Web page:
Following further discussions with Darin, I'm removing all the additional convenience functions from the interface, dropping back to the original getEffectiveTLDLength() only.  Others can be added back in if someone actually needs them.  In addition, the user's rule file is appended to the system file, rather than replacing it; and rules and hostnames are normalized according to RFC 3454 using the IDN service.

I'd still appreciate a close look at the error-handling.
Attachment #224274 - Attachment is obsolete: true
Attachment #224730 - Flags: review?(darin)
Attachment #224274 - Flags: review?(darin)
Includes non-ASCII rules
Attachment #224275 - Attachment is obsolete: true
Attached file JS wrapper for testing
(UTF-8): tests non-ASCII hostnames
Attachment #224276 - Attachment is obsolete: true
Comment on attachment 224730 [details] [diff] [review]
Patch addressing Darin's and David's comments

>Index: netwerk/dns/public/nsIEffectiveTLDService.idl

>+interface nsIURI;

nit: this forward decl can go away


>+     * The hostname will be normalized using nsIDNService::Normalize, which

nit: nsIIDNService::normalize ... two "I"'s :)


>+     * follows RFC 3454.  getEffectiveTLDLength() will fail, generating an
>+     * error, if the hostname contains characters that are invalid in URIs.

nit: Perhaps this error should be documented using a @throws section.


>+    PRInt32 getEffectiveTLDLength(in AUTF8String aHostname);

nit: perhaps PRUint32 is better since the length is never negative.


>Index: netwerk/dns/src/nsEffectiveTLDService.cpp

>+nsEffectiveTLDService* nsEffectiveTLDService::sInstance = nsnull;
>+SubdomainNode sSubdomainTreeHead;
>+
>+// Semaphore to prevent using tree before it is fully loaded.
>+SubdomainSemaphore sSubdomainTreeLoadState = kSubdomainTreeNotLoaded;

I think that sSubdomainTreeHead and sSubdomainTreeLoadState both
should be declared static.


>+void LOG_EFF_TLD_TREE(const char *msg = "",
>+                  SubdomainNode *head = &sSubdomainTreeHead)
>+{
>+#if defined(EFF_TLD_SERVICE_DEBUG) && EFF_TLD_SERVICE_DEBUG
>+  if (msg && msg != "")
>+    printf("%s\n", msg);
>+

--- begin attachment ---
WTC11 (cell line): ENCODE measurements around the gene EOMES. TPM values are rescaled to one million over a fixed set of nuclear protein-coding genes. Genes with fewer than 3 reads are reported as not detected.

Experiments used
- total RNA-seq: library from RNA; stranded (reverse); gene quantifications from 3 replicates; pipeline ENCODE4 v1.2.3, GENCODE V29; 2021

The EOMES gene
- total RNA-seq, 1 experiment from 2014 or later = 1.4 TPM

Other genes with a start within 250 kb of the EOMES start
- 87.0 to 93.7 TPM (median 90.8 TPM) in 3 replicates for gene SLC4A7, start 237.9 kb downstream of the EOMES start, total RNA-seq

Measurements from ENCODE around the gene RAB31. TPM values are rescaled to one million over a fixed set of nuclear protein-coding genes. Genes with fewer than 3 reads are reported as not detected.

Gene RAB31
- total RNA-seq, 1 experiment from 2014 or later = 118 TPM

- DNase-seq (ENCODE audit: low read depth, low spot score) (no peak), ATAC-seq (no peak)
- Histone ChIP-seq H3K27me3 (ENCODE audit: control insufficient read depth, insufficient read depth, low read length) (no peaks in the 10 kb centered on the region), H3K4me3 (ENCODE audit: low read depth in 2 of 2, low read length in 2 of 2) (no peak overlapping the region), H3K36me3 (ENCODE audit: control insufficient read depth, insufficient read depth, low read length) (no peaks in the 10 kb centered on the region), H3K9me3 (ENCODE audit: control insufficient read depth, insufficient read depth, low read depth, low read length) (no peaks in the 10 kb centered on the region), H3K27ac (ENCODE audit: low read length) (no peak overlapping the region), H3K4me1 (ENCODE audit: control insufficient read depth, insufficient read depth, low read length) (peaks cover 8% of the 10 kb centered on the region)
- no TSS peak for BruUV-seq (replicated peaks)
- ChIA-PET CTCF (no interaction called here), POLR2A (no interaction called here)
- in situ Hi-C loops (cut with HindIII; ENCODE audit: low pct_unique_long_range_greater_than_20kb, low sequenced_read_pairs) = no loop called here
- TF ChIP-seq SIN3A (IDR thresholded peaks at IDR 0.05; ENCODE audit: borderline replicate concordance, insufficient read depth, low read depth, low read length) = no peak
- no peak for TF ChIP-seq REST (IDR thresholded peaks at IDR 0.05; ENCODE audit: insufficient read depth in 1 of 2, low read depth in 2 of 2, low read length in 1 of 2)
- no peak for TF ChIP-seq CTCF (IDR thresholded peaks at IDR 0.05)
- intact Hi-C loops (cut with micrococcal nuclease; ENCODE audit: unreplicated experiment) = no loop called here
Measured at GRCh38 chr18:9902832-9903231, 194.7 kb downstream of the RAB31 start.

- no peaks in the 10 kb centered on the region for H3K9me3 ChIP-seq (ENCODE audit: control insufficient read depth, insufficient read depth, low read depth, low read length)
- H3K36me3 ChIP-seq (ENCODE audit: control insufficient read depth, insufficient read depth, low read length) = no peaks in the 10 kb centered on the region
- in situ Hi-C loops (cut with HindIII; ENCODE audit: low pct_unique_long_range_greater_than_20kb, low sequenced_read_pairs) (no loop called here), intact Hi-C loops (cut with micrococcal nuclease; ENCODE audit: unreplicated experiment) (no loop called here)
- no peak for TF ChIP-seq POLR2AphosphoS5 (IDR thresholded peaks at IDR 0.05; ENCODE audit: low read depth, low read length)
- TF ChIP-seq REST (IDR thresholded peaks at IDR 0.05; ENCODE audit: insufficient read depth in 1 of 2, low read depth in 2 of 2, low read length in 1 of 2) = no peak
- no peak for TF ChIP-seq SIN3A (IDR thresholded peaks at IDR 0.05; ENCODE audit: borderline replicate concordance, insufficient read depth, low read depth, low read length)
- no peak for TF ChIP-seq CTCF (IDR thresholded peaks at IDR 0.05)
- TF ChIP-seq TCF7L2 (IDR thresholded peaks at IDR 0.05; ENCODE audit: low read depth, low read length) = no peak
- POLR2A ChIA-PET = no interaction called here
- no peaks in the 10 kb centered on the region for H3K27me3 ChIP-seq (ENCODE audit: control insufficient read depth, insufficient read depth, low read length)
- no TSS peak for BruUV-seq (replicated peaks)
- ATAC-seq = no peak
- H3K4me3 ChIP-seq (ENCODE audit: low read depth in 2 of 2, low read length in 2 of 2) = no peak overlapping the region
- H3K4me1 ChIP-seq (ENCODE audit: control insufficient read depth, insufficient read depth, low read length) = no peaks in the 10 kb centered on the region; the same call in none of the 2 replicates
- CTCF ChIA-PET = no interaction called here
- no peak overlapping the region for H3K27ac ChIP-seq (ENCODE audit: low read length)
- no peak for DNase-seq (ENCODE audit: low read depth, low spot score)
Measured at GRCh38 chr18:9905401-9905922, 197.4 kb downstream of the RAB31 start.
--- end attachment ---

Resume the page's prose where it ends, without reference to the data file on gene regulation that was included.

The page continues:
>+  PRInt32 level = 0;
>+  head->children.EnumerateRead(LOG_EFF_TLD_NODE, &level);
>+#endif // EFF_TLD_SERVICE_DEBUG
>+
>+  return;
>+}

nit: kill unnecessary return statement?


>+nsresult
>+nsEffectiveTLDService::Init()
>+{
>+  // Simple lock while file is loading.
>+  if (sSubdomainTreeLoadState == kSubdomainTreeLoading)
>+    return NS_ERROR_NOT_INITIALIZED;
>+
>+  if (sSubdomainTreeLoadState == kSubdomainTreeLoaded)
>+    return NS_OK;
>+
>+  sSubdomainTreeLoadState = kSubdomainTreeLoading;
>+
>+  sSubdomainTreeHead.exception = PR_FALSE;
>+  sSubdomainTreeHead.stopOK = PR_FALSE;
>+  nsresult rv = NS_OK;
>+  if (!sSubdomainTreeHead.children.Init())
>+    rv = NS_ERROR_OUT_OF_MEMORY;
>+
>+  if (NS_SUCCEEDED(rv))
>+    rv = LoadEffectiveTLDFiles();
>+
>+  if (NS_SUCCEEDED(rv)) {
>+    sSubdomainTreeLoadState = kSubdomainTreeLoaded;
>+  }
>+  else {
>+    // In the event of an error, clear any partially constructed tree and reset
>+    // the semaphore.
>+    EmptyEffectiveTLDTree();
>+  }

I'm confused by the use of this lock flag.  How can
nsEffectiveTLDService::Init be called when sSubdomainTreeLoadState
is equal to kSubdomainTreeLoading?  Also, given that Init is called
by your XPCOM factory constructor, it should only ever be called
once.  Since this object is not threadsafe (non-threadsafe addref
and release), I'm left being confused by the locking.


>+void
>+EmptyEffectiveTLDTree()
>+{
>+  if (sSubdomainTreeHead.children.IsInitialized()) {
>+    sSubdomainTreeHead.children.EnumerateRead(DeleteSubdomainNode, nsnull);
>+    sSubdomainTreeHead.children.Clear();
>+  }
>+  sSubdomainTreeLoadState = kSubdomainTreeNotLoaded;
>+
>+  return;
>+}

nit: return statement unnecessary, but now i see a pattern... if